Feature Story | Diversity and Inclusion in Medicine: Defining the Scope of the Problem
Awareness is the crucial first step in creating change. Recent studies provide us insights regarding the representation of women and of under-represented minorities in the cardiology workforce, as well as more detail about the lack of women in clinical trials. Here we share an overview to fuel your awareness. Then, take the next step and get involved. Learn more about what you can do at ACC.org/Diversity.
Survey Highlights Need For Culture Change in Cardiology Workforce: Viewpoints Detail Sex-Based Discrimination and Wage Inequality
There is a need for a culture change in the cardiology workforce that aligns with preferences and perceptions of internal medicine trainees, according to a study published in JAMA Cardiology.
Members of the ACC Task Force on Diversity and Inclusion and the ACC Women in Cardiology Section Council surveyed 1,123 internal medicine trainees enrolled in 198 residency programs in the U.S. to determine professional development preferences and perceptions of cardiology as a career choice. Read More >>>
Results showed that professional development preferences included stable hours, family friendliness, female friendliness, the availability of positive role models, financial benefits, professional challenges, patient focus and the opportunity to have a stimulating career. When asked about perceptions of cardiology, the top responses were adverse job conditions, interference with family life and a lack of diversity.
Women and residents not choosing cardiology valued work-life balance more highly and had more negative perceptions of cardiology than men or future cardiologists, who emphasized the professional advantages available in cardiology. Professional development factors and cardiology perceptions were strongly associated with a decision to pursue or avoid a career in cardiology in both men and women.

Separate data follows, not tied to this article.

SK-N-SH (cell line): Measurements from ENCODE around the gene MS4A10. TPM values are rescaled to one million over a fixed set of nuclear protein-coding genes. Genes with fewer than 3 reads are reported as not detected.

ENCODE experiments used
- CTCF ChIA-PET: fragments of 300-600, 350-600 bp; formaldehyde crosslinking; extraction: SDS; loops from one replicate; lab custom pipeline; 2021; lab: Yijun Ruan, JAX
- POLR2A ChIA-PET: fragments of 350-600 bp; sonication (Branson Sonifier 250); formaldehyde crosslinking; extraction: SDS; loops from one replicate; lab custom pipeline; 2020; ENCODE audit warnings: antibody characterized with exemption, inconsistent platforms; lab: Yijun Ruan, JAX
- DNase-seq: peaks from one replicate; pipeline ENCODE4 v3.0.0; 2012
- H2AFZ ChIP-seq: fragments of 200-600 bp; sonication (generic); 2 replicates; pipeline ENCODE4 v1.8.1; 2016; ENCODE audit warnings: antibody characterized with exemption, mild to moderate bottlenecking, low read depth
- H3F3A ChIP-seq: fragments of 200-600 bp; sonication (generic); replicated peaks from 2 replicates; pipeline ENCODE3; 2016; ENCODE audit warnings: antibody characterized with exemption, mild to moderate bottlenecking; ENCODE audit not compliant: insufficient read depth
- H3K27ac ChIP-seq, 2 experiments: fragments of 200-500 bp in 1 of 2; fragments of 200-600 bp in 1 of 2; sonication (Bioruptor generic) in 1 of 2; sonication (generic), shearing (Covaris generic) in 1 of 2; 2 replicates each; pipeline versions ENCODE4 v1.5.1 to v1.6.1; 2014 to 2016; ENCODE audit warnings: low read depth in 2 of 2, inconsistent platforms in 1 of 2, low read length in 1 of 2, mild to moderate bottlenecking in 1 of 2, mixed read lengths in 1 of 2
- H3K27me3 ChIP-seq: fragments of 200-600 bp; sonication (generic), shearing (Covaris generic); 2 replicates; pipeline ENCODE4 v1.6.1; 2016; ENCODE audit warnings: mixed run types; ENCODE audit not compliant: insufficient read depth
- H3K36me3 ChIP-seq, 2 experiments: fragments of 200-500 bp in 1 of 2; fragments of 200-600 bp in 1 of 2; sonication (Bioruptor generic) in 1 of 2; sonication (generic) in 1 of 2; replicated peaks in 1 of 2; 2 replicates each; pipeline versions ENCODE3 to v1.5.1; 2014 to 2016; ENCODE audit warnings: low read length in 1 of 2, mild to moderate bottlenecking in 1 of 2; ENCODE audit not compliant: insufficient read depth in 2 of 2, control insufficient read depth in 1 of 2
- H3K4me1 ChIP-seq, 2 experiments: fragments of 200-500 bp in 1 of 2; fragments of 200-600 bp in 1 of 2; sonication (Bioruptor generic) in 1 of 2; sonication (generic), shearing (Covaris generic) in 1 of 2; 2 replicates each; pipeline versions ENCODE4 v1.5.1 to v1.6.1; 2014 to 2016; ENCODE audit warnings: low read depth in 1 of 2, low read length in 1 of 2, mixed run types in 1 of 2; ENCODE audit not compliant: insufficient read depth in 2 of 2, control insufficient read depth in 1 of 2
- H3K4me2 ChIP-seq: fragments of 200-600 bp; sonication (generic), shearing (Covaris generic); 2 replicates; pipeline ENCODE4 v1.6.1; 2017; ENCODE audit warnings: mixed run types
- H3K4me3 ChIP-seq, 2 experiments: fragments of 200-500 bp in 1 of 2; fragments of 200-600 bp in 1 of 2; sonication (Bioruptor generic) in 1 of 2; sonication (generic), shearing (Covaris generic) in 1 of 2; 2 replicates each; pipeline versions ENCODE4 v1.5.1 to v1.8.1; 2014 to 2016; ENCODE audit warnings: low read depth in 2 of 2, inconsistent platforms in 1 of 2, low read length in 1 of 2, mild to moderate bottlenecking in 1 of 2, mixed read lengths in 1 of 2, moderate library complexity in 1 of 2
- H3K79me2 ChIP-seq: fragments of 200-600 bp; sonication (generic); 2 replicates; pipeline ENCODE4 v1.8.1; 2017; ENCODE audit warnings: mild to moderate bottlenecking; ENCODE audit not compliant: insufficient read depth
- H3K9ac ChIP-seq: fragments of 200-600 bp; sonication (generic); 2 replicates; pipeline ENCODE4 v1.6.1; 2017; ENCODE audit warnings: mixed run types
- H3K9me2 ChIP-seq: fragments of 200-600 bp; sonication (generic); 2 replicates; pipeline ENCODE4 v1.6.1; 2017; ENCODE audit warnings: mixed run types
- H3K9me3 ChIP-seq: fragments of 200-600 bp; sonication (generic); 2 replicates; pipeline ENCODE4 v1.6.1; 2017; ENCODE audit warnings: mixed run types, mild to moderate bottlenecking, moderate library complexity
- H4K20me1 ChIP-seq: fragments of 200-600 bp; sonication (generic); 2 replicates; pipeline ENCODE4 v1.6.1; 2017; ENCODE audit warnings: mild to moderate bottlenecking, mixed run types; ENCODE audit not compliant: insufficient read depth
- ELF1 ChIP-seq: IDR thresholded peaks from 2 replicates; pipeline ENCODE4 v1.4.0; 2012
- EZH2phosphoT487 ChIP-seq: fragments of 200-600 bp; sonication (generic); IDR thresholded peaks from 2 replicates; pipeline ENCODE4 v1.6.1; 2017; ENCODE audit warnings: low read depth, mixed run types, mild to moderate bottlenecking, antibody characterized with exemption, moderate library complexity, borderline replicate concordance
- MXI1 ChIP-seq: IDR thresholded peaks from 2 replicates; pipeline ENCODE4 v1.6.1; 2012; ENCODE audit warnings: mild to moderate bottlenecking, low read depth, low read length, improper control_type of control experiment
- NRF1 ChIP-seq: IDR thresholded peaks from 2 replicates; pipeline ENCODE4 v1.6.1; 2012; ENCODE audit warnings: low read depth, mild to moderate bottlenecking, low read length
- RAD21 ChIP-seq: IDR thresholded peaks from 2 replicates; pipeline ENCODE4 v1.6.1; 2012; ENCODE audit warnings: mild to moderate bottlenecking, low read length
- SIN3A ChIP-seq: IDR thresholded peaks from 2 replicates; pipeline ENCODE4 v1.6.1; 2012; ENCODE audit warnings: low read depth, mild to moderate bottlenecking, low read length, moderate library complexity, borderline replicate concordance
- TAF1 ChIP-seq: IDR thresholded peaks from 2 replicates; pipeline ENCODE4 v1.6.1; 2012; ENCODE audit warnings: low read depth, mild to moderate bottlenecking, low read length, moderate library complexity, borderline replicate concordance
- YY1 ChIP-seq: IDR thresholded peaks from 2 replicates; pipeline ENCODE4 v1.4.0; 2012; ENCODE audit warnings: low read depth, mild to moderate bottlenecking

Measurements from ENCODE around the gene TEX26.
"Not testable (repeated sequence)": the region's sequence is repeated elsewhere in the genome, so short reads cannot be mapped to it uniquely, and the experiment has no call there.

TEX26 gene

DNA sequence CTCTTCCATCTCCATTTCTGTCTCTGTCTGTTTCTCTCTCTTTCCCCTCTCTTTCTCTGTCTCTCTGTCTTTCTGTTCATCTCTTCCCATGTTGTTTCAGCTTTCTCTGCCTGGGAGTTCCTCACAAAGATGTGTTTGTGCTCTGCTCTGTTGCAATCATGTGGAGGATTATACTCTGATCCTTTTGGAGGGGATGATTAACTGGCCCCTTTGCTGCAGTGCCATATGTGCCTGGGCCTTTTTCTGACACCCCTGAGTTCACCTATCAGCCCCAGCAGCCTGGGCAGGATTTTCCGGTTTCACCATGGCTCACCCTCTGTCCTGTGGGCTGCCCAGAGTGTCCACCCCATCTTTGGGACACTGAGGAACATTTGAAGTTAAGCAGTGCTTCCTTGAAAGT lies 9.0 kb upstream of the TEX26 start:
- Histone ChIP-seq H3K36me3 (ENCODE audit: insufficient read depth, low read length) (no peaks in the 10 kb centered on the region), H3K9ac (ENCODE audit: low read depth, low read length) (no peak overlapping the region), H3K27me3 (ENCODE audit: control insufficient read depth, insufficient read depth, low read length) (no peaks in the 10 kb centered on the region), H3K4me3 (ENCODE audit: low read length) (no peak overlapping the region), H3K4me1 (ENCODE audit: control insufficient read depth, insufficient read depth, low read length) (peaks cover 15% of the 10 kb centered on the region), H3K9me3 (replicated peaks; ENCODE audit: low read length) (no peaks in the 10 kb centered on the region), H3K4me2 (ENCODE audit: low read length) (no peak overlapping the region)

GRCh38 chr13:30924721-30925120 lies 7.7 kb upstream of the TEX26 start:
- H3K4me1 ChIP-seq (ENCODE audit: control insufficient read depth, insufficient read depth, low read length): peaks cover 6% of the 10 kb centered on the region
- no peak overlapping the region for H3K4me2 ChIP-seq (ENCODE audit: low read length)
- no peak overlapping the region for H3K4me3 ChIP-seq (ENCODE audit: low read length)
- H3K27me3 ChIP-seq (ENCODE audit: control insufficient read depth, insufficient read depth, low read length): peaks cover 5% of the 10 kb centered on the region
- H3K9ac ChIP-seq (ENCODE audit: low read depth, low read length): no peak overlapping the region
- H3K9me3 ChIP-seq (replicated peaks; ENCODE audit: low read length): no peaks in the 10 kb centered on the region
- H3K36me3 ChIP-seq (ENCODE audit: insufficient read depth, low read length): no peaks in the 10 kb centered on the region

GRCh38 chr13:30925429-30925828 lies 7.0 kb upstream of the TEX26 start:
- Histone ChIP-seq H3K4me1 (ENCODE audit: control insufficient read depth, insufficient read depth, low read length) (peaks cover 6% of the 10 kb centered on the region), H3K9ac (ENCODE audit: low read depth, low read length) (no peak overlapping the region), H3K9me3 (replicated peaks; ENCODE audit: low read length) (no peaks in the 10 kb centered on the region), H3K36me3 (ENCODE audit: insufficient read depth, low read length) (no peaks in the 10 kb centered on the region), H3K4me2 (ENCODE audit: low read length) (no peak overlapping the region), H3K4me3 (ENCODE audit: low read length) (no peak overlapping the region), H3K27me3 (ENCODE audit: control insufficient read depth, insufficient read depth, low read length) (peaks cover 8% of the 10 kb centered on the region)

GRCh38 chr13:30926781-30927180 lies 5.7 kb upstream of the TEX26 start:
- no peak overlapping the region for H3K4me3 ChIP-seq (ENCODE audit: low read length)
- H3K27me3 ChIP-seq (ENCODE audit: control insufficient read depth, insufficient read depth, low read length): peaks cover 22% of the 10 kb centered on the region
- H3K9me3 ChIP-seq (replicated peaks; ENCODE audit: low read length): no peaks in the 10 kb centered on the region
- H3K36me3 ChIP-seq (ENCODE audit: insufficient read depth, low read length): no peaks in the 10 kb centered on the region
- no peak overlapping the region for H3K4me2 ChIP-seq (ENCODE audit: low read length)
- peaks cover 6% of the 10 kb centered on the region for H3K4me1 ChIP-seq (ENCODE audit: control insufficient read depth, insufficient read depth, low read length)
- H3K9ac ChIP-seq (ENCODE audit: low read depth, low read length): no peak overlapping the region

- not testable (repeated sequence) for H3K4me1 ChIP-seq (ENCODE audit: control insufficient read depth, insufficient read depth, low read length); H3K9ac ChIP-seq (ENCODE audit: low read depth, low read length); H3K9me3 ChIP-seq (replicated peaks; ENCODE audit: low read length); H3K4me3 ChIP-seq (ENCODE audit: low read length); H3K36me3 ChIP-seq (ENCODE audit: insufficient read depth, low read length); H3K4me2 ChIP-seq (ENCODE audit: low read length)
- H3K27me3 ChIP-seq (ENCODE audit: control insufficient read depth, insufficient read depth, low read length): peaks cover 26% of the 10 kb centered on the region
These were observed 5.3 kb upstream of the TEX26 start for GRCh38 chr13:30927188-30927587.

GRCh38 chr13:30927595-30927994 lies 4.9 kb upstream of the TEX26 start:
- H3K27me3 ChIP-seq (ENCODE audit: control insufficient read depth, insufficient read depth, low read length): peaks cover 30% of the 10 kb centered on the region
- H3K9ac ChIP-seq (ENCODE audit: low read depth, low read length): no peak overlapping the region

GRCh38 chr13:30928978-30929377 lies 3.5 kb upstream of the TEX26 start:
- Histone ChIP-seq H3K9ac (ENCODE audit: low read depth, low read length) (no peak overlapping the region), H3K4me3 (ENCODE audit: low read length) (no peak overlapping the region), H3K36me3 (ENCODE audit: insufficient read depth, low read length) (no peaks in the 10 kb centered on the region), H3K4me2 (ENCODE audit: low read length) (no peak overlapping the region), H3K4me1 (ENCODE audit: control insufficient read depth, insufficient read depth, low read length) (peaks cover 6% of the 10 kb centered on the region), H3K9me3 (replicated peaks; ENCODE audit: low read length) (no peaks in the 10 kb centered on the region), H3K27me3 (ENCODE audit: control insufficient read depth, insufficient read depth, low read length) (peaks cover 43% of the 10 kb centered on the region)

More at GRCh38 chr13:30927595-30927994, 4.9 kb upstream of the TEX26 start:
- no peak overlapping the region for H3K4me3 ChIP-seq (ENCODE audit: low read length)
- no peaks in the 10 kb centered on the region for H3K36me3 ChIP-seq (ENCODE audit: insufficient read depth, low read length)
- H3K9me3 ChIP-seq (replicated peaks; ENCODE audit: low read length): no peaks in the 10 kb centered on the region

“Unfortunately, we found that trainees perceive that the things they want most from their professional lives are often characteristics that they see as foreign to cardiology. This is sobering,” says Pamela S. Douglas, MD, MACC, lead author of the paper and chair of ACC’s Diversity and Inclusion Task Force. “To continue to attract top talent, the cardiology profession needs to address the negative perceptions of the field, including the reality underneath those perceptions. This is especially needed to attract women into our overwhelming male profession — a key consideration since about half of all residents are female.”
"Unfortunately, we found that trainees perceive that the things they want most from their professional lives are often characteristics that they see as foreign to cardiology. This is sobering." — Pamela S. Douglas, MD, MACC
In a related editorial comment, Anne B. Curtis, MD, FACC, and Fatima Rodriguez, MD, FACC, explain that an organized and sustained effort by professional societies in cardiology “is necessary to draw attention to this problem.” They add that “structured programs that provide role models and mentors to medical students and residents are needed … [and] efforts to increase diversity in cardiology should focus on the excellence it creates in the workplace. Finally, both conscious and unconscious barriers to women in cardiology must be recognized and addressed.”
Regarding sex-based discrimination women face in cardiology, Roxana Mehran, MD, FACC, chair of ACC’s Interventional Section, notes in a viewpoint also published in JAMA Cardiology, that she does not “know of a single woman who has trained in cardiology and chosen interventional cardiology as her career who has not faced some level of sexual harassment or misconduct.” She explains that “Never again should anyone feel uncomfortable in the work place and intimidated into feeling inferior by the powers that be. We must find the tools to encourage talented women to become interventional cardiologists. If we do not, then nothing will change.”